This gorgeous scorpionfish is a new species discovered by Smithsonian scientists in the deep-reef waters of the island of Curaçao in the Caribbean. The fish was captured with the aid of the robotic arms of the team’s manned submersible Curasub, which was used in the expedition.
The new discovery has been named Scorpaenodes barrybrowni in honour of freelance photographer Barry Brown. Barry has worked with scientists on the Smithsonian’s Deep Reef Observation Project (DROP), taking photographs of the hundreds of fish and invertebrates captured alive during the project. The fish has been given the common name of the Stellate scorpionfish, due to its star-shaped yellowish spots and the radiating pigment markings accentuating its eyes.
Found at depths of between 95–160m, it’s the deepest living member of its genus in the western Atlantic Ocean.
Earlier this year a colourful new goby species was discovered with DROP in the southern Caribbean. It was named Varicus lacerta — the species name translates as ‘lizard’, due to the reptilian appearance of the fish. It was given the common name of Godzilla goby due to the multiple rows of recurved canine teeth in each jaw.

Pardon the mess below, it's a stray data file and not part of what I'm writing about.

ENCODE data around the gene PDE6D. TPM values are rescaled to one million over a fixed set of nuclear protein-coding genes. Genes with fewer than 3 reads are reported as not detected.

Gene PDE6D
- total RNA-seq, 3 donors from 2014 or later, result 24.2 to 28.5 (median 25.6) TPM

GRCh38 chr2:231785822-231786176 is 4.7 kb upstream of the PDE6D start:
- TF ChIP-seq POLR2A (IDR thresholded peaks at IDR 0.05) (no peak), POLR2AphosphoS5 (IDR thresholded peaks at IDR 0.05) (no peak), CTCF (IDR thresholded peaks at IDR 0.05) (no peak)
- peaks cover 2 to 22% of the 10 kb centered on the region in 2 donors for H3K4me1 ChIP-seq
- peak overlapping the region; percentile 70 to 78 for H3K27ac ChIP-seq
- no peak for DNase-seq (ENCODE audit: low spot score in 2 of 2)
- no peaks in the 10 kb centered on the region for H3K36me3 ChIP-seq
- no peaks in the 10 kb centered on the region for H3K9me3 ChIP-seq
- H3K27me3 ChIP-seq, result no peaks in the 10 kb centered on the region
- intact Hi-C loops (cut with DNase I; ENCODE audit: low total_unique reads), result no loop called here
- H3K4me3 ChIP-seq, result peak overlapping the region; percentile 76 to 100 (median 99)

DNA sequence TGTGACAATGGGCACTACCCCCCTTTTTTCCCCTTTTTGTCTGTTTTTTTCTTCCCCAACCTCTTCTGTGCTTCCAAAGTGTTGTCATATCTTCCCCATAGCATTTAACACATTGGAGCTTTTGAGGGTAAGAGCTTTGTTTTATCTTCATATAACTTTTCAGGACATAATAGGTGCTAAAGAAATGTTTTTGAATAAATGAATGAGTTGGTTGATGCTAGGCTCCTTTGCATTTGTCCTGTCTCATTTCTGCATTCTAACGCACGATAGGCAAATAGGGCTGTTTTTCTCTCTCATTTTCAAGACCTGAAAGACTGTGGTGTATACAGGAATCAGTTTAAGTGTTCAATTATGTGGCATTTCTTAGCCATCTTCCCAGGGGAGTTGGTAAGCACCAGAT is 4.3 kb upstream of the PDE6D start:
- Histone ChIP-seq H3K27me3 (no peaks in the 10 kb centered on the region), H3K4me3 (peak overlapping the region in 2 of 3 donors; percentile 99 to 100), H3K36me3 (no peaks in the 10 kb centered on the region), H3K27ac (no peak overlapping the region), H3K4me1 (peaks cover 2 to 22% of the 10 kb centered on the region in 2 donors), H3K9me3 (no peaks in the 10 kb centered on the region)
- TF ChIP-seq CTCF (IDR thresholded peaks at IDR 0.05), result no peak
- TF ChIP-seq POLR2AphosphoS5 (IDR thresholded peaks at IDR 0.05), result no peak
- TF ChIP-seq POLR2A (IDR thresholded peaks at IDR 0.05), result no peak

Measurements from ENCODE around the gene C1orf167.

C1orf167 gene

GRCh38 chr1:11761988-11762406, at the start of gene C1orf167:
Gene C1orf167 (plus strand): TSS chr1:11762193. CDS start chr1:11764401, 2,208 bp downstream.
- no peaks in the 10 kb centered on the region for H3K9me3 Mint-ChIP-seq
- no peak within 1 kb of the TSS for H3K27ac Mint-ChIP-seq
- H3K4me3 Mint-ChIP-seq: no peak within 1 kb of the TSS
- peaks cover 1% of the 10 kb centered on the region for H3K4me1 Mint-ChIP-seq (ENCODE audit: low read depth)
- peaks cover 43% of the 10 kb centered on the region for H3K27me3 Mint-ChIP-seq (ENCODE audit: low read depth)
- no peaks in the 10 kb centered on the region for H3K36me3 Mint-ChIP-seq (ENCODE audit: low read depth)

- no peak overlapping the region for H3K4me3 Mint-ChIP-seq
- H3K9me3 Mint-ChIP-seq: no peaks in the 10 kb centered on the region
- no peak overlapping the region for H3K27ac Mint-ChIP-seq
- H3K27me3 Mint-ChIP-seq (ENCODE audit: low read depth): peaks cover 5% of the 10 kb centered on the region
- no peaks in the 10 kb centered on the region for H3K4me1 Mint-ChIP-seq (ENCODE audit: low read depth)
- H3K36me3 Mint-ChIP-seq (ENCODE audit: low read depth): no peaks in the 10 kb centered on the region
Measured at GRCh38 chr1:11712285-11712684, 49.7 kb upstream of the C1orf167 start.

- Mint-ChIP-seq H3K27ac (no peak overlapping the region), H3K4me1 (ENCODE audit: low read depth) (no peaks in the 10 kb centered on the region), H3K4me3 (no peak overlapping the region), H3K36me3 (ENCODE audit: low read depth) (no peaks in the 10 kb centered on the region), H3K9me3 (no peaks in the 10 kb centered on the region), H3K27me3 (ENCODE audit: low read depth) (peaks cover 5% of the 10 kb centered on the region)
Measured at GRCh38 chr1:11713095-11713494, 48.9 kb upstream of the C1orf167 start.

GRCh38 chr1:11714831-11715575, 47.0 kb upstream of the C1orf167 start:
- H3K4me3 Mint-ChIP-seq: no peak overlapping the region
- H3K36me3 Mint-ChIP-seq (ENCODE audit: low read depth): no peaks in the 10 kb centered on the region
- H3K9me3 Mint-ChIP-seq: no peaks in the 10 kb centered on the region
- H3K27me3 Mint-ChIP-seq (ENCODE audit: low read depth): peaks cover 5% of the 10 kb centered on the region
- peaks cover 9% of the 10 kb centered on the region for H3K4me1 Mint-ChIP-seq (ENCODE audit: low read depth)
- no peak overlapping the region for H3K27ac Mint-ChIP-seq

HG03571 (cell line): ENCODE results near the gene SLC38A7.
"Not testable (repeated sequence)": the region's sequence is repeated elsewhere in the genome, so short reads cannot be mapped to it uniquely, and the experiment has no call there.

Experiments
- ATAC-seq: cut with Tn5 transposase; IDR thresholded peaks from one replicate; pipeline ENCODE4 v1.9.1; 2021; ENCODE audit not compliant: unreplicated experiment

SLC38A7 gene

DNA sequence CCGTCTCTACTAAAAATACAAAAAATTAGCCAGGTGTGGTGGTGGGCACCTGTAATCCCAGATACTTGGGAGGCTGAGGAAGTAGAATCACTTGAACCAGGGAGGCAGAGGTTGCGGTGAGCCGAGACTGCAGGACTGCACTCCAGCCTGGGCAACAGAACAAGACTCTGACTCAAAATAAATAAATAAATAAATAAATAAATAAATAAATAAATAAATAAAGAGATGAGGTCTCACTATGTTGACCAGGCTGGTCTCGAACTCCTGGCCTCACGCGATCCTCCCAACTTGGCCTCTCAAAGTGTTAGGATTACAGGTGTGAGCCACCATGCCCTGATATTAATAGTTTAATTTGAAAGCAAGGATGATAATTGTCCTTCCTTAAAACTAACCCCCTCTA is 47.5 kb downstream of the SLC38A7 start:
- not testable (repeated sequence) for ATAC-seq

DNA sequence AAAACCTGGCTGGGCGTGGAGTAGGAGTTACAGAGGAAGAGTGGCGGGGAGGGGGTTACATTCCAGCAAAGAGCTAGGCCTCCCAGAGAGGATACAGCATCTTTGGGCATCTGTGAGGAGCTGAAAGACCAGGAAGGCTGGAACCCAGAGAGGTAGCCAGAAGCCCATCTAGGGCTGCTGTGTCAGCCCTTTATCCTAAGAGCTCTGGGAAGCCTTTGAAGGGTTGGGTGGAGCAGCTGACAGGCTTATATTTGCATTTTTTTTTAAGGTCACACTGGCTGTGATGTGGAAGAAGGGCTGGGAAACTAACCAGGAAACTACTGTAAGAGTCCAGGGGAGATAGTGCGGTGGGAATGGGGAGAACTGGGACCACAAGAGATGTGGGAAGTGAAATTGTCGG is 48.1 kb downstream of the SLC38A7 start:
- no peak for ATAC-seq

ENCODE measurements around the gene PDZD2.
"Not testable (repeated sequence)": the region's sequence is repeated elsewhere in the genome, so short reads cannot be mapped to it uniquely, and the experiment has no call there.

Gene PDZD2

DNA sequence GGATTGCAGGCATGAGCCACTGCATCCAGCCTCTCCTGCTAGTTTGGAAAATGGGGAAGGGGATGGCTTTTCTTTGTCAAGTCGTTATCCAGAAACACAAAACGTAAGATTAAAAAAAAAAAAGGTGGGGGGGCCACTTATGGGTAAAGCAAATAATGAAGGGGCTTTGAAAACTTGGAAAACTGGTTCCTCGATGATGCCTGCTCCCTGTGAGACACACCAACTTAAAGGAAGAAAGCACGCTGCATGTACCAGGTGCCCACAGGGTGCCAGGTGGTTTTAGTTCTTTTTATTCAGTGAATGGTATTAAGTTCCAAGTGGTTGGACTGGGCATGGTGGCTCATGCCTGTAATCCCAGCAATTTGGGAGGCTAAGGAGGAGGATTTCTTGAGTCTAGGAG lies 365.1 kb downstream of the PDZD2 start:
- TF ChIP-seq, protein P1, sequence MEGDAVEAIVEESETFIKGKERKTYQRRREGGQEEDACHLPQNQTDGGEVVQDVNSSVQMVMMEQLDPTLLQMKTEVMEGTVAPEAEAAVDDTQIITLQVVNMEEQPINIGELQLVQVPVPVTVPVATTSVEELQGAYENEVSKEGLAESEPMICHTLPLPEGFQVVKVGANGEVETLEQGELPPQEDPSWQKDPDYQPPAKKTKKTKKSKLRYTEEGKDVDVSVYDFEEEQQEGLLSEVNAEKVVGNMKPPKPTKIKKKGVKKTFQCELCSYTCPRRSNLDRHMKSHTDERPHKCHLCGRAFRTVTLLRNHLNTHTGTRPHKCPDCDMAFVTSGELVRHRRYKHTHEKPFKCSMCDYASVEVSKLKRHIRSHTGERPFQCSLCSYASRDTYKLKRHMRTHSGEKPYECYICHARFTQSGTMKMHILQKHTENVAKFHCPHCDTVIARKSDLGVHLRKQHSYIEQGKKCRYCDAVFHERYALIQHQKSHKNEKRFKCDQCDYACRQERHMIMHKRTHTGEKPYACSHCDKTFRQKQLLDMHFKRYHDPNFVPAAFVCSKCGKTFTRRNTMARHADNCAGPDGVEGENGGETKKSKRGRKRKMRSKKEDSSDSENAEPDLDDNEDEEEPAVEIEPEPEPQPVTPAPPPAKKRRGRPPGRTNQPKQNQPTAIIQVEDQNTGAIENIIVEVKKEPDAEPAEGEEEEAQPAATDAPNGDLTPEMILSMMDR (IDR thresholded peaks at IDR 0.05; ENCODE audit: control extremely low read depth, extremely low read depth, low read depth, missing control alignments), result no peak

The manned submersible Curasub reaches depths up to 300m in search of tropical marine fishes and invertebrates. As a result, it provides new information on the fauna that inhabits poorly studied deep-reef ecosystems.
“Stay tuned for more new discoveries,” says Carole Baldwin, lead scientist at DROP, who co-described both the new species in the open access journal ZooKeys. “We have only scratched the surface of our understanding of the biodiversity of tropical deep reefs.”